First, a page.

Archive for December, 2012

20
Dec
12

The Significance of Pants

A couple of weeks ago a movement started among some LDS women to wear pants to church last Sunday. This movement gained quite a bit of attention in the blogging world in the days leading up to Sunday.  Since then even media outlets like the New York Times have commented on it.  More than one person has asked me if this is a sign of change in the LDS Church.

(It is only fair to note that the LDS Church has never officially adopted a policy that women can’t wear pants to church.  But, as is evident by how much ink has been spilled talking about, it is also fair to say that LDS culture has made this pretty much a taboo.)

Whether or not this signals a strong movement for women having a more prominent role in the LDS Church, including the attaining of the priesthood, no one knows.  I, for one, don’t think it does.  But it is impossible to predict what small event will trigger significant change.  Only time will tell.

But what is significant about all this is how this clearly illustrates how a “rules mindset” dominates Mormonism.  Non-Mormons are regularly taken aback at how many rules and regulations populate Mormonism. Furthermore they are surprised when their LDS friends don’t even recognize that because they have become so accustomed to it.

Most significantly of all, this rules mentality carries over into Mormonism’s teachings on salvation.  From the step by step process of repentance to the checklist for becoming temple worthy Mormonism focuses people on rules they have to keep in order to be acceptable to God.  Yes, Mormonism does mention Jesus’ atonement but when you step back and look at the whole picture, it usually does that only in passing.  What Mormonism emphasizes are the laws people must keep.

Mormonism instills a rules mentality in people and directs people to what they have to do.  The Bible instills a grace mentality in people and directs people to what God has done for them.  They are complete opposites.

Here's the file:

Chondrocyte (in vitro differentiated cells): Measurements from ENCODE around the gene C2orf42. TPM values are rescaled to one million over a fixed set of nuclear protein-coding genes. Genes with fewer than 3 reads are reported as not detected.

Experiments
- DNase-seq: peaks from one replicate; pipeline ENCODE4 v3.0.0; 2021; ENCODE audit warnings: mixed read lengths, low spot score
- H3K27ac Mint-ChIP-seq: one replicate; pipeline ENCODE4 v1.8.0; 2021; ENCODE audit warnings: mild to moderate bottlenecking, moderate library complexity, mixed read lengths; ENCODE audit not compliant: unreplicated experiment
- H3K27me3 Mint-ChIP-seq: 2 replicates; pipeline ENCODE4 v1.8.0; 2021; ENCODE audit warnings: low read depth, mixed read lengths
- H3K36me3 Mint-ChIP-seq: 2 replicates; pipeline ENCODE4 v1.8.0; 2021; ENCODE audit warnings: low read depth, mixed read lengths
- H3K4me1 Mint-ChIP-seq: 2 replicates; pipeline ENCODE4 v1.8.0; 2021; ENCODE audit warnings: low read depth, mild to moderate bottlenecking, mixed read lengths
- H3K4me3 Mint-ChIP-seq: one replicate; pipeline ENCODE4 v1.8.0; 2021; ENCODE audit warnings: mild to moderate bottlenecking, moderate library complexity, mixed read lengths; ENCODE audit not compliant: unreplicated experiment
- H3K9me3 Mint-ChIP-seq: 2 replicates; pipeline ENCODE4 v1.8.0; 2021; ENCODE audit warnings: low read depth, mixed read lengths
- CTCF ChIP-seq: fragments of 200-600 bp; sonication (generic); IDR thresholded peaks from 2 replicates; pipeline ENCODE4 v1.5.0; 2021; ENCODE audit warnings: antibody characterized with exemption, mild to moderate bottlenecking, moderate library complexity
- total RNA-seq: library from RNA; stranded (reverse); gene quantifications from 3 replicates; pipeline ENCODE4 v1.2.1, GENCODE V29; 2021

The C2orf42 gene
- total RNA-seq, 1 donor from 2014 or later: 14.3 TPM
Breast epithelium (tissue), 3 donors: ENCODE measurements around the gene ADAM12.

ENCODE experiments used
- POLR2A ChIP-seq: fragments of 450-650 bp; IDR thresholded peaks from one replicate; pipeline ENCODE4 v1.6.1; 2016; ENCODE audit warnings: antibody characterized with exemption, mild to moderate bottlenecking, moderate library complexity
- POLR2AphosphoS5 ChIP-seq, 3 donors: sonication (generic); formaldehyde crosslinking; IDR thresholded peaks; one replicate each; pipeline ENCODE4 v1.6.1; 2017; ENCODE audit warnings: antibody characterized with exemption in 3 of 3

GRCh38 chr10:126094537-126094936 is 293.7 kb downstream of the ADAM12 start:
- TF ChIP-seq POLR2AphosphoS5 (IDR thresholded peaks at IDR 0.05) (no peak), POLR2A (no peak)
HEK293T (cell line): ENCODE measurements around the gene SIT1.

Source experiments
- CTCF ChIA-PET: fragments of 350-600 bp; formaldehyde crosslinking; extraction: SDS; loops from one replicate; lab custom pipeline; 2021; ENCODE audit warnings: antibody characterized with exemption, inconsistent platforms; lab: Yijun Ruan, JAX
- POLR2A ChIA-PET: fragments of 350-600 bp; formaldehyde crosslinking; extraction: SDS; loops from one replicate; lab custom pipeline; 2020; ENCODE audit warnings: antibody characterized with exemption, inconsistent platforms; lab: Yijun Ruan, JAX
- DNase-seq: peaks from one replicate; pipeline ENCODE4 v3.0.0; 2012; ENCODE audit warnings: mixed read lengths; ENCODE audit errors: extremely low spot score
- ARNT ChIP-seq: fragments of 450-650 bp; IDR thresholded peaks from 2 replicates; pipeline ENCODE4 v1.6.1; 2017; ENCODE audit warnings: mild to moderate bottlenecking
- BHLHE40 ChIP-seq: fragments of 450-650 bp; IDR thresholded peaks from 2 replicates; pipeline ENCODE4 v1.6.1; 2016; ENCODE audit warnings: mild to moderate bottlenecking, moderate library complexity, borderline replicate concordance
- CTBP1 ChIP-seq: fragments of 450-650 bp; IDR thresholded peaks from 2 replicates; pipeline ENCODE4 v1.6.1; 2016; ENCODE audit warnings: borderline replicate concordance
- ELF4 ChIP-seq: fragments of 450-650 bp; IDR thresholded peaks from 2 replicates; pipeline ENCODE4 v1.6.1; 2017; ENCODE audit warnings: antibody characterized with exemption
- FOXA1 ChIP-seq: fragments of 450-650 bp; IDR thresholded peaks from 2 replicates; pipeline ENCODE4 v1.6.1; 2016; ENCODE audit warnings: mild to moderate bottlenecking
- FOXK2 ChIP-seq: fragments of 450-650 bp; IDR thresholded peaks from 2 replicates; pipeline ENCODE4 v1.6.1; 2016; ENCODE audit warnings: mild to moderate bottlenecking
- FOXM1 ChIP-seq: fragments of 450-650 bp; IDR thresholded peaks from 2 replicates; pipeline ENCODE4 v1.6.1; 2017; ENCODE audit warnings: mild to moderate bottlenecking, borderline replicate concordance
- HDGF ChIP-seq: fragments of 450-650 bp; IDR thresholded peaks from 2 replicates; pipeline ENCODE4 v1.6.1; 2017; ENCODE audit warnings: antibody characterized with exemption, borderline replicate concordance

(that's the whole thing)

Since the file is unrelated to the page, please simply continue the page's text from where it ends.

It is my prayer that many more Mormons will simply read the Bible and take to heart its amazing message of God’s grace for all people.  It is also my prayer that many more Christians will lovingly but boldly share this amazing message with their Mormon friends and family.

 

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15
Dec
12

How Much Do We Sin?

One of the many significant differences between Mormonism and biblical teaching centers on how much a person sins.  The December issue of the Ensign contains an article that clearly illustrates Mormonism’s view.  It is entitled, “Repentance: Making the Inside Clean”.  The author summarizes the need for repentance this way:  “As we go about our lives, we occasionally com­mit sins. But if we want to live with our Heavenly Father again, we cannot be unclean. We need to repent, which includes forsaking sin, replacing it with righteousness, and cleansing ourselves from the effects of sin.”

Later in the article, to make his point about repentance, he gives this illustration.

    “During my time as a bishop, I used the following visual to help explain what we need to do after we forsake a sin. Picture in your mind a bucket of water. That bucket represents you and me, and the water represents the Spirit, which can reside within us. The water can also represent our pure, worthy state.

    Now imagine that you have a brick and have dropped it into the bucket. That brick is like sin—it’s hard and rough and impure. As soon as it enters the bucket, it causes some of the water to slosh out. When we sin, we displace some of the good things in our life, like our peace of mind and some of our capacity

to feel the Spirit.

     Repenting is like taking that brick out of the bucket of water and making the water pure and clean again. But the repentance isn’t complete by just removing the brick, because the bucket is still not full. We must add more water to fill the bucket again.”

The Bible speaks so differently.  Look at Romans 3.